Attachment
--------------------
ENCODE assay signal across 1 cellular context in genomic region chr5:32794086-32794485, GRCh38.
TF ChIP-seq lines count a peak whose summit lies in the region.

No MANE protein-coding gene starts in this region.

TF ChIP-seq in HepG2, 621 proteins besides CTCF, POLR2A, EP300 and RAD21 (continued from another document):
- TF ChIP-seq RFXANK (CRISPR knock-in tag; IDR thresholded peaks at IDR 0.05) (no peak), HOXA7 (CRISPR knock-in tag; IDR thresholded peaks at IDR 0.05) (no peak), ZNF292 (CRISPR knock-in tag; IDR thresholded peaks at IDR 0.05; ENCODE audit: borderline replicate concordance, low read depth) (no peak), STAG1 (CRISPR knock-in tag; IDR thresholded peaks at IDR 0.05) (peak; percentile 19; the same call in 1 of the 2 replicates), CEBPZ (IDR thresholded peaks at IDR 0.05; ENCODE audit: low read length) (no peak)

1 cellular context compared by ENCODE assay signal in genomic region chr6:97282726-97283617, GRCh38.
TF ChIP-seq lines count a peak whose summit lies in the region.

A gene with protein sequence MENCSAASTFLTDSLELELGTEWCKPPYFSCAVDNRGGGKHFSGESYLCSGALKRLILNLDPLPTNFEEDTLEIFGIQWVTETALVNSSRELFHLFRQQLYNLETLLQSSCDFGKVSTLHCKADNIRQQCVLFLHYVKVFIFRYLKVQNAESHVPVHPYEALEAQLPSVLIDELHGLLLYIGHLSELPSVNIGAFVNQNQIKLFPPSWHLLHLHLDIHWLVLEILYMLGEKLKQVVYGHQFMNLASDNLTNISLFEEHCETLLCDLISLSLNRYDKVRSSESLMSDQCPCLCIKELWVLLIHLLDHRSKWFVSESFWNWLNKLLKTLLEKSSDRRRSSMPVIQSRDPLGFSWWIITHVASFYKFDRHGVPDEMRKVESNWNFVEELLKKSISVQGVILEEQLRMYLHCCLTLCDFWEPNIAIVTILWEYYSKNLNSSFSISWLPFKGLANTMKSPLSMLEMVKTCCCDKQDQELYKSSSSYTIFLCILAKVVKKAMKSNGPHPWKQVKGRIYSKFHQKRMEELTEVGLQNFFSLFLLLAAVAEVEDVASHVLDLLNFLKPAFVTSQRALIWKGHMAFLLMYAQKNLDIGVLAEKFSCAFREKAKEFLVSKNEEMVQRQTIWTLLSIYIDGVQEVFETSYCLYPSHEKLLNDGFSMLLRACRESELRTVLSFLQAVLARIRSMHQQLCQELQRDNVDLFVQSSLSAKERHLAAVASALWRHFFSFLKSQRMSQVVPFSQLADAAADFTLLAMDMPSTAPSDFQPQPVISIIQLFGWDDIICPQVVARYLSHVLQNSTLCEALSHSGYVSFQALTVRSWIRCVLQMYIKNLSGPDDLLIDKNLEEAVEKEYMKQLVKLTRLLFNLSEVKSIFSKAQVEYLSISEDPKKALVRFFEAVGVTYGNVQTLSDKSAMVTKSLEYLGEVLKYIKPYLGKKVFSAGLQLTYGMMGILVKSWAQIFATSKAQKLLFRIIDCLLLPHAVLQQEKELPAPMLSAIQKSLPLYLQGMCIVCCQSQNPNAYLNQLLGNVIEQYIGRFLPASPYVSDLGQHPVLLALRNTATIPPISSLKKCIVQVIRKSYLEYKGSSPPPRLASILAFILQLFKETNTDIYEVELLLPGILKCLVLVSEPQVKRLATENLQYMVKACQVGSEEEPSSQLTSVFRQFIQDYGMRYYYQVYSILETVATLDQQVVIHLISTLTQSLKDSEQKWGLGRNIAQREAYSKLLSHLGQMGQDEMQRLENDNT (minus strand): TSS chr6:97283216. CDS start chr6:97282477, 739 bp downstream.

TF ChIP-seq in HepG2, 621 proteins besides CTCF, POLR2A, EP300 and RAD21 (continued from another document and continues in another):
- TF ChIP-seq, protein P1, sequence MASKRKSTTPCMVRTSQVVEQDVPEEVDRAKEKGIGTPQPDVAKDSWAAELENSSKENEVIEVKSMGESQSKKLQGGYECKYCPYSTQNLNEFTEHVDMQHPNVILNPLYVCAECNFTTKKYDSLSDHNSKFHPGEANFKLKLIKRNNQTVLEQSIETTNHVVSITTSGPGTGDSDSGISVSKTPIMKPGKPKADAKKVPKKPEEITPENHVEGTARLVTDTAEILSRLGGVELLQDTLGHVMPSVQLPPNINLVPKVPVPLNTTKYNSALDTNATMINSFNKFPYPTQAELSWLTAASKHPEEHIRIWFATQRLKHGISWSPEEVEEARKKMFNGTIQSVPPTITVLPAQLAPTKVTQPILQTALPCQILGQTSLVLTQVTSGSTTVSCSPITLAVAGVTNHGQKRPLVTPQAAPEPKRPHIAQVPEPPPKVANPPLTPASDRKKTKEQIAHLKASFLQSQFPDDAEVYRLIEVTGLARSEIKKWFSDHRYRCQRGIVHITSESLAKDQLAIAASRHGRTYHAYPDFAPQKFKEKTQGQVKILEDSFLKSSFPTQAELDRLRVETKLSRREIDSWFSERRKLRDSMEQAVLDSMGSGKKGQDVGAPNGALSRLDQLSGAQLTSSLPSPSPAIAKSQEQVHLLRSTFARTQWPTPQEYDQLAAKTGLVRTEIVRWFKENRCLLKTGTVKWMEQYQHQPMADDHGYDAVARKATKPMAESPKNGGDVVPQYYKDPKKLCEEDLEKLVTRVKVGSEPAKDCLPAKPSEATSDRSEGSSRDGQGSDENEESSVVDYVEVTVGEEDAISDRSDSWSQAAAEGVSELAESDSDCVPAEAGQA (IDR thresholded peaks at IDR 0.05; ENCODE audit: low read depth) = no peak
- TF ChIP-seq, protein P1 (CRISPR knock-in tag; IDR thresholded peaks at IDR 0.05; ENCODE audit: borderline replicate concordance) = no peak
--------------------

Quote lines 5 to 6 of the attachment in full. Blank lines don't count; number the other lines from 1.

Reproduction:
- TF ChIP-seq RFXANK (CRISPR knock-in tag; IDR thresholded peaks at IDR 0.05) (no peak), HOXA7 (CRISPR knock-in tag; IDR thresholded peaks at IDR 0.05) (no peak), ZNF292 (CRISPR knock-in tag; IDR thresholded peaks at IDR 0.05; ENCODE audit: borderline replicate concordance, low read depth) (no peak), STAG1 (CRISPR knock-in tag; IDR thresholded peaks at IDR 0.05) (peak; percentile 19; the same call in 1 of the 2 replicates), CEBPZ (IDR thresholded peaks at IDR 0.05; ENCODE audit: low read length) (no peak)

1 cellular context compared by ENCODE assay signal in genomic region chr6:97282726-97283617, GRCh38.